Sexuality and (dis)abilities. There is a pervasive myth that people with disabilities are either incapable of having sex or are not interested in having sex, which is by and large untrue. Differing mental and physical abilities will absolutely impact how a person can engage with sex, when, or with whom, but it does not mean you do not have a sexual self. You are as deserving of and entitled to sexual expression on your own terms as much as everyone else.

Drugs & alcohol are valid forms of self-care. Whether you are self-medicating with street drugs, marijuana, or alcohol, I believe that this form of self-care is valid and potentially very useful. I believe that drugs/alcohol can be paired with sex safely and I am willing to explore these possibilities with you. I also understand that sometimes self-medicating can become a problem unto itself and that consent can be difficult or downright impossible on drugs/alcohol in some circumstances. Wherever you are at, I am comfortable with joining you through your experiences with drug-use.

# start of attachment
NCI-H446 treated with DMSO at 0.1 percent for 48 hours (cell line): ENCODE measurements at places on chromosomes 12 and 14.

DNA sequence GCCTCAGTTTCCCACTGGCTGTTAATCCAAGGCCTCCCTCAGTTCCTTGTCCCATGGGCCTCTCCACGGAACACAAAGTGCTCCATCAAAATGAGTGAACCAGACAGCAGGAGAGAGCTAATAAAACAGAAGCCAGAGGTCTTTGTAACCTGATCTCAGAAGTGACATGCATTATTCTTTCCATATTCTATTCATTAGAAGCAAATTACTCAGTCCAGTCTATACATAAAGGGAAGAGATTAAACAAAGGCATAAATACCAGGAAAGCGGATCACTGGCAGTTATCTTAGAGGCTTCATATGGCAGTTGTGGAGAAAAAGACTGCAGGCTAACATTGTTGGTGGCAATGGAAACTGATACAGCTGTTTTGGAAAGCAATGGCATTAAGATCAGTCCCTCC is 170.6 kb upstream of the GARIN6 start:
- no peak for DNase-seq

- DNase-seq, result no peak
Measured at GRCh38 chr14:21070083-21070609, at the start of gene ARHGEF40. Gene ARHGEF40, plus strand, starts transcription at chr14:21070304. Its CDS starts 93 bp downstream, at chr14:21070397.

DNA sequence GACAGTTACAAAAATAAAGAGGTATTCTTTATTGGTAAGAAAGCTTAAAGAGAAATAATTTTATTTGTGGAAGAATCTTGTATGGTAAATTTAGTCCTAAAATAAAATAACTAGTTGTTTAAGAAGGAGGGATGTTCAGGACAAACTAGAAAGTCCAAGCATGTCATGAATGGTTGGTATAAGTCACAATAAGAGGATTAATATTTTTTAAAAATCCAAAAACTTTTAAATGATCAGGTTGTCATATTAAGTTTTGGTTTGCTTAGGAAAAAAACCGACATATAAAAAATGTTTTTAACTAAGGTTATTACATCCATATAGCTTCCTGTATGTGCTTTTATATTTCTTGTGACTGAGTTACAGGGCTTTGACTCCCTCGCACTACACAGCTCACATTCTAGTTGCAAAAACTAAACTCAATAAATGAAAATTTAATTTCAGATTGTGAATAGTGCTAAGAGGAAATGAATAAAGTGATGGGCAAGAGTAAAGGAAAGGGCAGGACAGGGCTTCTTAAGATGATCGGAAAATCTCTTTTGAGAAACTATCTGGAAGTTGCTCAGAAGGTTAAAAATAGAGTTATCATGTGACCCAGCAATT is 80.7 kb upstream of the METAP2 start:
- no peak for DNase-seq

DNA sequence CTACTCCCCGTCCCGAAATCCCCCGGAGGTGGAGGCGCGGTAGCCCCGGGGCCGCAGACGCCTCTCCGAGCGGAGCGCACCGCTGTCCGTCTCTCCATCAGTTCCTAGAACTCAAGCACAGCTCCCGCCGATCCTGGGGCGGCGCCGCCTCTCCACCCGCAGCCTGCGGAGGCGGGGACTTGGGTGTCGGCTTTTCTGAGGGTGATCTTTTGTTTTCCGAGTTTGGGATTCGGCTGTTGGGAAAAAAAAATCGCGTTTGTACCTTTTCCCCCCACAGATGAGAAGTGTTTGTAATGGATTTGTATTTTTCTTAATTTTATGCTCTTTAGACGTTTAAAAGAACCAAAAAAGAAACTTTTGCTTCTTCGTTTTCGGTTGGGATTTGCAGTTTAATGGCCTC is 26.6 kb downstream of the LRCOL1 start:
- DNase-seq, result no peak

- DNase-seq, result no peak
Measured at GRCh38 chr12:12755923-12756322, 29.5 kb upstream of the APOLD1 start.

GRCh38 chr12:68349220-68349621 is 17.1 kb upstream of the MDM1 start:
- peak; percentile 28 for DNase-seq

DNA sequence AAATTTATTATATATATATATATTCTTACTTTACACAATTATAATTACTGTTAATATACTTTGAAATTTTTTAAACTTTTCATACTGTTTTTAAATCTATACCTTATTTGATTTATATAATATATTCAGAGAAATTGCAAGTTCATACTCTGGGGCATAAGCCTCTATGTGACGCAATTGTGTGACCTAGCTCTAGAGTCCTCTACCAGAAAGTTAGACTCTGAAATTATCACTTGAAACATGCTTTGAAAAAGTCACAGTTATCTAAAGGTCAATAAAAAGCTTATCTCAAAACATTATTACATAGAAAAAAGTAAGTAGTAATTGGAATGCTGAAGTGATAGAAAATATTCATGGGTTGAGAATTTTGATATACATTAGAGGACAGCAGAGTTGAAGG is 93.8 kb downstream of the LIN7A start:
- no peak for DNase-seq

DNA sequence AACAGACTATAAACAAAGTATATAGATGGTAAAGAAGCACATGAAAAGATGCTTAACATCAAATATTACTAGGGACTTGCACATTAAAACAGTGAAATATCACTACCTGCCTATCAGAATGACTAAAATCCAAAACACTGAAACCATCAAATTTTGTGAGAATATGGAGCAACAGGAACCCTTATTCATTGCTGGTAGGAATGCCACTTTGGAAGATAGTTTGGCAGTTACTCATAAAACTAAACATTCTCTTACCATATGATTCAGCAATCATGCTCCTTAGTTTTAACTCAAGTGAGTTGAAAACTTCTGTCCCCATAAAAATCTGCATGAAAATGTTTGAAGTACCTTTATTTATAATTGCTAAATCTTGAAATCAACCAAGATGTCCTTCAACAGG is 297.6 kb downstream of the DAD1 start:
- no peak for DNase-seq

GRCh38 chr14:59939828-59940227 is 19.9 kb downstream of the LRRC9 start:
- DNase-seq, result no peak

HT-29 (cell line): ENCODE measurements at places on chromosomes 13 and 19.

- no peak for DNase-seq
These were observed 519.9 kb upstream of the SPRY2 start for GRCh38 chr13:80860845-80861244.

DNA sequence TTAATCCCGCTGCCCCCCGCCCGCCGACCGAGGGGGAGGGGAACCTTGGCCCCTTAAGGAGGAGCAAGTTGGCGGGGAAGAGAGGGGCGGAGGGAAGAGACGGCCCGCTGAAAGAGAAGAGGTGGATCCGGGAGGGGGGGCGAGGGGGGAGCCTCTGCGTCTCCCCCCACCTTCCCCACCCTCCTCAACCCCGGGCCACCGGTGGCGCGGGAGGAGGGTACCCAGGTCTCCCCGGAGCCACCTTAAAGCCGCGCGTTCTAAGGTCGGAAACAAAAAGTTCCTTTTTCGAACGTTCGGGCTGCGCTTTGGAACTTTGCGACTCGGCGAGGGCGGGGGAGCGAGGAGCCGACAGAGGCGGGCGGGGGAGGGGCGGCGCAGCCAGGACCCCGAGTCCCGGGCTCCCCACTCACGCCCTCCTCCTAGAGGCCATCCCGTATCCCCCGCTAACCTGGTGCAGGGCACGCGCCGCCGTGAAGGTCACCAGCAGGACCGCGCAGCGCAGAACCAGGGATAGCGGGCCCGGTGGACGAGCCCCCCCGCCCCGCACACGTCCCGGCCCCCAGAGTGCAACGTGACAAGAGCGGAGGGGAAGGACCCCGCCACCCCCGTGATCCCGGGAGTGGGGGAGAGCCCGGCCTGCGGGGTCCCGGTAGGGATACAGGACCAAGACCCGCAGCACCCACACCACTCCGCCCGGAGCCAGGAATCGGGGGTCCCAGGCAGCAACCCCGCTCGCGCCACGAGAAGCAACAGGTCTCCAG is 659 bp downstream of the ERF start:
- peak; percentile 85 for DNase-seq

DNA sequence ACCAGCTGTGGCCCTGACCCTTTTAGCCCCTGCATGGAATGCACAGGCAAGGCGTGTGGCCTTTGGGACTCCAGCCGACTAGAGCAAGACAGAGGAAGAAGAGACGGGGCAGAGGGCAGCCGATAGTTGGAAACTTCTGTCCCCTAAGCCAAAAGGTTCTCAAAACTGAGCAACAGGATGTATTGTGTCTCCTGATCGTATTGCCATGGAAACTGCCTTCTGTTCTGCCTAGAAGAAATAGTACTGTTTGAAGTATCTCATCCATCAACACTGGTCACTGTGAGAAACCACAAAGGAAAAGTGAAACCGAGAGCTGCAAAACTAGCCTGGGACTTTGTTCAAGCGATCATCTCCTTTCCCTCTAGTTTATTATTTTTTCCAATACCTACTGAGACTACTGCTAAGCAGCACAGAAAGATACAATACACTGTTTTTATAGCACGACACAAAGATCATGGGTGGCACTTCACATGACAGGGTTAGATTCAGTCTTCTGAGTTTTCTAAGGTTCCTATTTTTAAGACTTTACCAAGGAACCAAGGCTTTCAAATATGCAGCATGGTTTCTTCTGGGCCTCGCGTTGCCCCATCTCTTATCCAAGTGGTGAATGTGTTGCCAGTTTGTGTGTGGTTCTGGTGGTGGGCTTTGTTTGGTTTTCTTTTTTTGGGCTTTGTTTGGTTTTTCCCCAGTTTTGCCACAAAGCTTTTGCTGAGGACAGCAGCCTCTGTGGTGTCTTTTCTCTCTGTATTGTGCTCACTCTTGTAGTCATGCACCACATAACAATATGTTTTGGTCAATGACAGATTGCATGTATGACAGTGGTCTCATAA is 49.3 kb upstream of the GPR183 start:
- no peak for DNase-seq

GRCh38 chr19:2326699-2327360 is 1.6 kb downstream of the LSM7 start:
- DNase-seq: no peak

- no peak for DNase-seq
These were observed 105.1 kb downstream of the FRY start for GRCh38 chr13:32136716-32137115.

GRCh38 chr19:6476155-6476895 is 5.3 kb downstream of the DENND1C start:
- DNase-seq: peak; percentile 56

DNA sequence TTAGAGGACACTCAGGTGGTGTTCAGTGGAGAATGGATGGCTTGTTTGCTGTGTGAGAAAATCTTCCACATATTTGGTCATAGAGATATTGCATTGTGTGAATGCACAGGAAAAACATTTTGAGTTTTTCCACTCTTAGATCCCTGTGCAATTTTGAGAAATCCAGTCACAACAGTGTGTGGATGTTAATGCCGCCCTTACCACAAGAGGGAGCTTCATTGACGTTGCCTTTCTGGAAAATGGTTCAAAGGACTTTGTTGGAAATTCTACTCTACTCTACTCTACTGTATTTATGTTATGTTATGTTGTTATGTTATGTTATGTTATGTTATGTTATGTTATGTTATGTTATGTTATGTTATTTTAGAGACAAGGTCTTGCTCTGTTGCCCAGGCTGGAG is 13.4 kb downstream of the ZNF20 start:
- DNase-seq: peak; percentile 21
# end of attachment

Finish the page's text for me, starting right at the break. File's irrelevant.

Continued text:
Queer & Trans affirmative counselling. I identify as a queer nonbinary person, which means I have some lived experience with these identities, but mostly an appreciation for how queer and trans identities and experiences vary across individuals. I value each unique person’s relationship to their 2SLGBTQIA+ identities. You are never too queer and you are always queer enough. You are valid and real.

Asexual and grey sexual are valid. I realize the A in the above acronym is meant to capture those who identify as asexual, but it deserves additional attention as it is often lost in conversations about 2SLGBTQIA+ identities. If you have no desire to have sex and/or no sexual attraction to others, never have, or rarely do and want to explore sexual health in the context of your reality, I will support you.